A small torrent client seeds the ROM out at some maximum bandwidth you specify while your phone is on the charger.

To keep the developer in control, the app checks the developer’s control page regularly to see if ROM_VERSION_THISONE is allowed to be seeded any more, or if it was too buggy and needs to be removed. The check also serves to notify a user that there’s an update available, and should the option be set, downloads it via torrent for the end user.

At any time the end user can say that they’re done donating bandwidth and that is that.

Benefits

  • Decentralized file distribution – keeps going even if the developer’s computer is not
  • Tiny updates – if the ROM is unzipped, only the changed files will be torrented
  • Ten minute source-side setup using uTorrent or similar
  • The copy the ROM developer seeds is the copy you get
  • Smaller downloads for updates
  • Developer still in complete control via the check in for updates page
  • Users who update can get it in next to no time
  • Unlike conventional distribution, the more popular the ROM is the faster it downloads due to more seeds
  • Users can participate passively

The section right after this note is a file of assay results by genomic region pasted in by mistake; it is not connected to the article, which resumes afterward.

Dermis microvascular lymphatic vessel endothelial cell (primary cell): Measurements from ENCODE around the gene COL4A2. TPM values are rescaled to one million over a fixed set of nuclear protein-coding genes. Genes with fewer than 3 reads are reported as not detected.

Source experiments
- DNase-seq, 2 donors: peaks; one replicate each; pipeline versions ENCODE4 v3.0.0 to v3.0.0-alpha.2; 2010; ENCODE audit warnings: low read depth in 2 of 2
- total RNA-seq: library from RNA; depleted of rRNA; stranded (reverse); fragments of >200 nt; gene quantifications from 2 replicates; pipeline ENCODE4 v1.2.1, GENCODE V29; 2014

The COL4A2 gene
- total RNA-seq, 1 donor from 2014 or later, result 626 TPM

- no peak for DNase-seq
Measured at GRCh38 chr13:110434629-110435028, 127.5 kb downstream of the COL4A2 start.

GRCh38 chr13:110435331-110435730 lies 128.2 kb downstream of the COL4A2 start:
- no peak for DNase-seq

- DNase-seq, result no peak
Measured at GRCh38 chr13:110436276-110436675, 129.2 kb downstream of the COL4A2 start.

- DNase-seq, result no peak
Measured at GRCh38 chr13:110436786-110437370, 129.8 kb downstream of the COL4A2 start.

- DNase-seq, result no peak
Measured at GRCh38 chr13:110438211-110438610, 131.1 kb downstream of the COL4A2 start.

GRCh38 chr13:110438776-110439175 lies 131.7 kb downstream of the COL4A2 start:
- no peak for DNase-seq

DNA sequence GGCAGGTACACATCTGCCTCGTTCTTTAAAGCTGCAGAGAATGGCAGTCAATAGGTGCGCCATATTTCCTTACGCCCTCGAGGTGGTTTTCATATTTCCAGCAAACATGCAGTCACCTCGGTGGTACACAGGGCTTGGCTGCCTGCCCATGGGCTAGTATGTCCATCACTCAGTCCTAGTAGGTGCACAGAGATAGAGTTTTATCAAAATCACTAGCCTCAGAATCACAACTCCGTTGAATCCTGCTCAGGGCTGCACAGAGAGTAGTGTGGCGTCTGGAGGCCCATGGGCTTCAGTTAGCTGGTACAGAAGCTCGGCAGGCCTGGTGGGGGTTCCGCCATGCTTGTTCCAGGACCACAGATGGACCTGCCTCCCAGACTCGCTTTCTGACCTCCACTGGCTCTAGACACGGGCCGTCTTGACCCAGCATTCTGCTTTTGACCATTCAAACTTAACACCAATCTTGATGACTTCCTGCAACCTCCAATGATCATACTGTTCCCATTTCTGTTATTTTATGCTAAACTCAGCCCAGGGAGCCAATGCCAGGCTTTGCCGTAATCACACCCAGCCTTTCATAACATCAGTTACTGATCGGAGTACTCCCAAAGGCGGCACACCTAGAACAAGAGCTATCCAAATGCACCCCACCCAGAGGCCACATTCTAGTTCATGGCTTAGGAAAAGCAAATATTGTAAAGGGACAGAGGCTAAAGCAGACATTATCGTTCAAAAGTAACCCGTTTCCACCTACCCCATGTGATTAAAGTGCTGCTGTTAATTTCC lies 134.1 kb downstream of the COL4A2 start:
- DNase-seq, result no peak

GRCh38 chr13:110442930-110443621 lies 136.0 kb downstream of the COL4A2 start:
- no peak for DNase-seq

Potential benefits

So, in my head, the scenario is you’ve got an unzipped ROM package sitting in a directory. The traditional method of updating would be to package this up into a large zip file and then flash it via recovery mode. But there’s no reason there needs to be a flash of data that’s mostly untouched. Only the modified data needs to be pushed, and that’s usually less than 1/20 of updates.

So, while the phone is running I envision three scenarios – one in which a full recovery ROM zip is built, one in which a smaller update package is build for flashing in recovery, and finally one in which an updater script is executed on boot to only copy over modified data.

The same basic method could work for the carriers when they want to push an OEM update out and don’t feel like pushing petabytes of data over the air and instead want to push the burden off to ISPs.

Wrap-up

That’s my idea, I’m hoping a developer takes it and runs with it, as I do not want to tackle this as my first Android programming scenario. It’s a little grander than the Hello World program I’ve been working on for the past little bit.

Any input, suggestions for things I may have missed, or claims against my ignorance or lineage are welcome in the comments section.